Not sure why my answer "What floor is he on" is incorrect. I can't imagine ever saying "which floor is his".
It's common to ask that in Portuguese: qual é o andar dele (which is his floor = in what floor he works/lives)
"What floor is he on" = Em que/qual andar ele está.
What Carrie is saying is that it's not as idiomatic to say "which floor is his" -- to me, that implies that he owns the entire floor! In the American North East we often say "What floor is he on?" to ask what floor someone lives on.
Thank you. What is his floor without context, left me puzzled. Needed something tangeable to make sense, and you have. Thanks again!
Doesn't chão also mean floor? (The ground is outside, floors are inside.)
If a building is tall, it might have multiple "floors". "Andar" means "floor" in that sense.
I put "What floor is his?" and it was marked as incorrect. Surely it's an acceptable answer?
The meaning is practically the same. The inversion of the words results in this Portuguese sentence: "qual andar é o dele".
I was just wondering if the 'o' before 'andar' in this sentence is optional. For example, could you say: Qual é andar dele? Or would that be incorrect?
Incorrect. The "o" is not optional. We understand you, but it will not seem natural when you speak. I hope you understand what I mean. I'm still learning English.
The determiner/article (in this case "o") stands for, the floor of his in the literal translation. Their house = a casa deles (The house of theirs). Her skirts = As saias dele (the skirts of hers).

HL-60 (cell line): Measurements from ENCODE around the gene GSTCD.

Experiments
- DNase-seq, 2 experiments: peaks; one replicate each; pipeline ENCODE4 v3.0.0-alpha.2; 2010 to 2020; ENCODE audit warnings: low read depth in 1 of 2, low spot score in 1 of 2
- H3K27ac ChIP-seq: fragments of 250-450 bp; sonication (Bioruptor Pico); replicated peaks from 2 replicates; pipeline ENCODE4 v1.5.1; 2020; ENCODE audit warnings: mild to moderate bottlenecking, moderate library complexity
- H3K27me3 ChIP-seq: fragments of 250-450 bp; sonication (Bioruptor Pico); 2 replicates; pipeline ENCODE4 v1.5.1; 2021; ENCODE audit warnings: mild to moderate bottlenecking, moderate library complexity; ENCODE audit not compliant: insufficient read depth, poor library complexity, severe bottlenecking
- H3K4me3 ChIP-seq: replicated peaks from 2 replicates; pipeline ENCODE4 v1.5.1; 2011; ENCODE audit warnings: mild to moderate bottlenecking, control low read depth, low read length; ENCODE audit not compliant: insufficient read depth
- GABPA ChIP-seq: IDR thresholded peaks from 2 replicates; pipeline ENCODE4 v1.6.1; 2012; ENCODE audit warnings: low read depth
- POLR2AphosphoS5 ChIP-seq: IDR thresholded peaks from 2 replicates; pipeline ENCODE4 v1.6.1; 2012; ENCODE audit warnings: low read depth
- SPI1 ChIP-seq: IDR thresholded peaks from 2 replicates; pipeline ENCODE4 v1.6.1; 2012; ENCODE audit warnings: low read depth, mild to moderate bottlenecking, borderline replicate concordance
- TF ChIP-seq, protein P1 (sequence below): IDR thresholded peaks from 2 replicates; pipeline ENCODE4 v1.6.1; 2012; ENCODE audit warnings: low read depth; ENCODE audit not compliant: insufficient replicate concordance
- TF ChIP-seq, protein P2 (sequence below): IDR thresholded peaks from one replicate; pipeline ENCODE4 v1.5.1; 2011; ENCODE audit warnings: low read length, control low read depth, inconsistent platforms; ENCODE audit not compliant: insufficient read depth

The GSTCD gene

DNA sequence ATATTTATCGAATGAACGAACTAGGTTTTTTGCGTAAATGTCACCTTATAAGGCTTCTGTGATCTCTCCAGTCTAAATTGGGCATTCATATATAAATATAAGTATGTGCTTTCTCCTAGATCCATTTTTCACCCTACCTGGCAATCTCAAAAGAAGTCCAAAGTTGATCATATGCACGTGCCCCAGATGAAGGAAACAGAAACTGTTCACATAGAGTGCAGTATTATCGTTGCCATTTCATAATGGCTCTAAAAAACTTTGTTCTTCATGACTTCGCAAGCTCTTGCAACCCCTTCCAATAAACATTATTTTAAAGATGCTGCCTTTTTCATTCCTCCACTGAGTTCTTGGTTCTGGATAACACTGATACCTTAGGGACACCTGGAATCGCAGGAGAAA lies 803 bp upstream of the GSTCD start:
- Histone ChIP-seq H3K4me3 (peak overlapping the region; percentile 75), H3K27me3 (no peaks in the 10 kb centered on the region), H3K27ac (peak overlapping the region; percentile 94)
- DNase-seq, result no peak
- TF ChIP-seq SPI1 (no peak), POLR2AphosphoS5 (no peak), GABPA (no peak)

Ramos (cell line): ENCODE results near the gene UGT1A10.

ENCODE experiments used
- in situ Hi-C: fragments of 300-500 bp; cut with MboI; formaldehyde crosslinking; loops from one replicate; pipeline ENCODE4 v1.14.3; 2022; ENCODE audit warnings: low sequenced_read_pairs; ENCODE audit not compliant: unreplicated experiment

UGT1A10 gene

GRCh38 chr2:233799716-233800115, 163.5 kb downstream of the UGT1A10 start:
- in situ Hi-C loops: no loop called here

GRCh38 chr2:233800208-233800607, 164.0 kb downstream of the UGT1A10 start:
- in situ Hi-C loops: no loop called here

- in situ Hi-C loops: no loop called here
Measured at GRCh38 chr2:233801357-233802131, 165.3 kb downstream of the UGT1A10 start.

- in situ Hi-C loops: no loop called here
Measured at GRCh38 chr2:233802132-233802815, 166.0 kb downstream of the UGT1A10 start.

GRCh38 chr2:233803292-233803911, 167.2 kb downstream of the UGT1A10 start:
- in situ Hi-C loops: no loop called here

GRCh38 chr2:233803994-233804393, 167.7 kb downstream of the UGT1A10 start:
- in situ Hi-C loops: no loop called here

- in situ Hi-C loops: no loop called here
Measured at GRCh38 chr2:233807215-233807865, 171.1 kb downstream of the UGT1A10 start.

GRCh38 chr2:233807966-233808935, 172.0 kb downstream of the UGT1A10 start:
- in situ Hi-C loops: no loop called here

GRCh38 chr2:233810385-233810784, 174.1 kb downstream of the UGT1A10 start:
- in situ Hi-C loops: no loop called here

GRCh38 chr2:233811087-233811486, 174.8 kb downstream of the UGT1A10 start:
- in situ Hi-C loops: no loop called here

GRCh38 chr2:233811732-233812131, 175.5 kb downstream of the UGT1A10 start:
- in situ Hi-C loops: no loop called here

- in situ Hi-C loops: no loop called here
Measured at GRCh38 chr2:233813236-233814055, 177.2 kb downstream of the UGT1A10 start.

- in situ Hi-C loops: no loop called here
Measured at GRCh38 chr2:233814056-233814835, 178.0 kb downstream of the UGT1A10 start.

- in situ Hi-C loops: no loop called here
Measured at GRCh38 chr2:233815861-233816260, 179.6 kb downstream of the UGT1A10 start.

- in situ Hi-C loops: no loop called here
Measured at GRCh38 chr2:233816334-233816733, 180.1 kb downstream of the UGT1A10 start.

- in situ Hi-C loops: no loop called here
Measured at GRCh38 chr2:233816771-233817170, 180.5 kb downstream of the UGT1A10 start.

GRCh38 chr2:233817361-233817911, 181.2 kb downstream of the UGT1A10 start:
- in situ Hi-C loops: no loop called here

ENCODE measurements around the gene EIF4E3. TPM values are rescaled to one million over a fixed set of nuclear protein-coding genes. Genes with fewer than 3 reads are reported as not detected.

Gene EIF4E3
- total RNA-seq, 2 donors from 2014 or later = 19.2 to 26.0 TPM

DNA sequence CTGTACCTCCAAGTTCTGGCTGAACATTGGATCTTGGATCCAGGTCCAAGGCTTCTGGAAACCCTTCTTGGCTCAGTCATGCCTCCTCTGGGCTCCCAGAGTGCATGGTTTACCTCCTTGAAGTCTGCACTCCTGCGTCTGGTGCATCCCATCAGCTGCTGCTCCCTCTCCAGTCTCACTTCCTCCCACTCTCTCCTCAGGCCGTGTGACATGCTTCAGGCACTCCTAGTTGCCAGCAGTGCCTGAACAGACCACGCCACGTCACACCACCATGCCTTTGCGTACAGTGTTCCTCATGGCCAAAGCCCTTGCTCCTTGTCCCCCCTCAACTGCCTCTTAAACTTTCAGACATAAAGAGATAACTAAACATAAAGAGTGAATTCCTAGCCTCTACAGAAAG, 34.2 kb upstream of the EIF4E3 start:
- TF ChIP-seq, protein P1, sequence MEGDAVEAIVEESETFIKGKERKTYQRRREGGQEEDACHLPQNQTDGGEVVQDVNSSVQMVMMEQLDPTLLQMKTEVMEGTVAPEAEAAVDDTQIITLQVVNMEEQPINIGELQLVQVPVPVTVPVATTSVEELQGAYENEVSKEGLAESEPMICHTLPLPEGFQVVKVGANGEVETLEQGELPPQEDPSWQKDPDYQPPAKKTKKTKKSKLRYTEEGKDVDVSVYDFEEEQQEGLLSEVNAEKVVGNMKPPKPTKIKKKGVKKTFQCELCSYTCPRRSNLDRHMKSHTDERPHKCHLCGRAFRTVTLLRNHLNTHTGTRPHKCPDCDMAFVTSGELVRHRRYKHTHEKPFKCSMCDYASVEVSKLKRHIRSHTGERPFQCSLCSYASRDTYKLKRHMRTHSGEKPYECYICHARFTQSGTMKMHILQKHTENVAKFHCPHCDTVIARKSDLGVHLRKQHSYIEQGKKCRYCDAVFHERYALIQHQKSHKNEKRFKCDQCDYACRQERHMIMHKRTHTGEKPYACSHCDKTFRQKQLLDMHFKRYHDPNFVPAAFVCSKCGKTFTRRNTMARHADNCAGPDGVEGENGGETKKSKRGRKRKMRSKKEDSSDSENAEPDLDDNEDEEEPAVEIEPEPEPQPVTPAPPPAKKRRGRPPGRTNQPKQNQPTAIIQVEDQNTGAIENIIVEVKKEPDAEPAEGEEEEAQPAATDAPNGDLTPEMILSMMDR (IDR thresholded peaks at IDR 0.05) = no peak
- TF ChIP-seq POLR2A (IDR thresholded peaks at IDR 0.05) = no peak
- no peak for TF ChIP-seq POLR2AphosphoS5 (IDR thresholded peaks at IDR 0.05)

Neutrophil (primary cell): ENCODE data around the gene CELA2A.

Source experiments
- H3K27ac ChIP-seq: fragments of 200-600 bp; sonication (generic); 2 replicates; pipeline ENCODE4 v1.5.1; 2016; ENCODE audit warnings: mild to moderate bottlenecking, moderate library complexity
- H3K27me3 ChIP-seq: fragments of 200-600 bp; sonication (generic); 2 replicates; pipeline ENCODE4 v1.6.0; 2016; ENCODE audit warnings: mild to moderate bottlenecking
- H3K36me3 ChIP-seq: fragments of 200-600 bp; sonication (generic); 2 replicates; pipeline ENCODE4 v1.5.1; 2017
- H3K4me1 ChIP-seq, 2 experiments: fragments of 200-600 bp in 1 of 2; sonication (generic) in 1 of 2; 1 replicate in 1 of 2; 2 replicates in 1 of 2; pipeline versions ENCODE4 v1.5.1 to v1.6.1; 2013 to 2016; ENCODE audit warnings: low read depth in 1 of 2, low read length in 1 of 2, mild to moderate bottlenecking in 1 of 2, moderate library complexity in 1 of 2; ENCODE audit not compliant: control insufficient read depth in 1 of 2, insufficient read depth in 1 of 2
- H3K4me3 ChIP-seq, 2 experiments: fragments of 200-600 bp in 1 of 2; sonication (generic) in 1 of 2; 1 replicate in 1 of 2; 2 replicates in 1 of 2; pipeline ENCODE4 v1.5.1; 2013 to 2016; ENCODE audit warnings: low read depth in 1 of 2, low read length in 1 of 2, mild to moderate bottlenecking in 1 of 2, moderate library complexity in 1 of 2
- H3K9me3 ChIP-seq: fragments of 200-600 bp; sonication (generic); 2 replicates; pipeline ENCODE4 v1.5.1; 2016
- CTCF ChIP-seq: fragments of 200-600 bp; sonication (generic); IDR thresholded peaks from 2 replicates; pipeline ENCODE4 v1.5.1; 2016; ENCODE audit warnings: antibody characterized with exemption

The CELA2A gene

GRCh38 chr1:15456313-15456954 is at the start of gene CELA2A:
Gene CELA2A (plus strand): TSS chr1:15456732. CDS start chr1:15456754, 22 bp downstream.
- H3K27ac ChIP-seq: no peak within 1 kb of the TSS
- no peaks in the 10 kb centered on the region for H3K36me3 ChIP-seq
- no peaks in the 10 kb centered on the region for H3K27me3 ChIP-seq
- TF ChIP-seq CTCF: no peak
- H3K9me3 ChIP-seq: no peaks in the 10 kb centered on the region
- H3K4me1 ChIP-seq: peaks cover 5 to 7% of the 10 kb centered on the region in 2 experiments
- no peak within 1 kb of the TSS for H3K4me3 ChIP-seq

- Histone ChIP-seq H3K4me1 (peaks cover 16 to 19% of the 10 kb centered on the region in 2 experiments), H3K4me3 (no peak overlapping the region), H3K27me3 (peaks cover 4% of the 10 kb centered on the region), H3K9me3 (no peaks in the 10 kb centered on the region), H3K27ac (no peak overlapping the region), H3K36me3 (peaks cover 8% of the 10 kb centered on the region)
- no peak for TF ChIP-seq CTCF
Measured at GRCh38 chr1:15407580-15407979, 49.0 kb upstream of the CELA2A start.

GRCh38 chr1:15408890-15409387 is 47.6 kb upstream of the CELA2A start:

Portuguese does not treat possessives in the same way that English does. This includes no possessive apostrophes.
João's flower = a flor de João (the flower of João).
Here in Lisbon they say "piso" for floor. What is the difference between "piso" and "andar". What is the difference between "piso" and "chão"?
Andar besides use as a verb for walking or various modes of going (horseback, train, rollerblading), when used as a noun is floor as in level or story, and is also used a lot (like piso) in Portugal:
Chão is ground or floor as in what you stand on:
Piso is also level, story, and floor but more in the sense of a surface than chão; as in a wood floor, a truck floor, a deck, or surface as in the tread on a tire:
In Portugal, and I believe most if not all of Europe, unlike in North America, the ground floor is floor zero (in elevators since "g" doesn't cover all languages), and the 1st floor is the one above the ground floor.
For addresses, "4°" means 4th floor (the "°" is an abbreviation like with the "th" in English – but there is some argument that it should be "4.°" to distinguish from exponential math symbols... where people are unlikely to live or work, and in any sense, if we do the math would mean everyone lives on the bottom floor then :D). Additionally, "R/C" means ground floor or, rés-do-chão.
• Esq or E = esquerdo (left)
• Dto or D = direito (right)
• Frente or F = front
• Trás or T = back
• Cave = (ca•ve in PT) basement, below ground level
If he lives in a block of flats then the question 'what is his floor?' might be asked...
Can't it be "what is your floor" if you're speaking in the polite "você" form?
"What is his floor?"
That questions suggests that the speaker doesn't understand what the person in question's floor is. It's not grammatically incorrect, but I'm guessing that "which is his floor?" is what Duo means to ask.
A more accurate English translation would be "Which [not "what"] is his floor?"
It's grammatically correct but/and it holds a different meaning to "which is his floor?".
hi everyone remember, we are here to learn Portuguese not English, their English is nearly always wrong, whether they teach Dutch or Portuguese.
"Nearly always" is a bit of an hyperbole, don't you think? Besides, many English-speakers would make the same mistakes as we do, and sometimes even worse, so it's best to focus on what you have (an opportunity to learn a new language, for free, etc.) and report the things you think should be improved.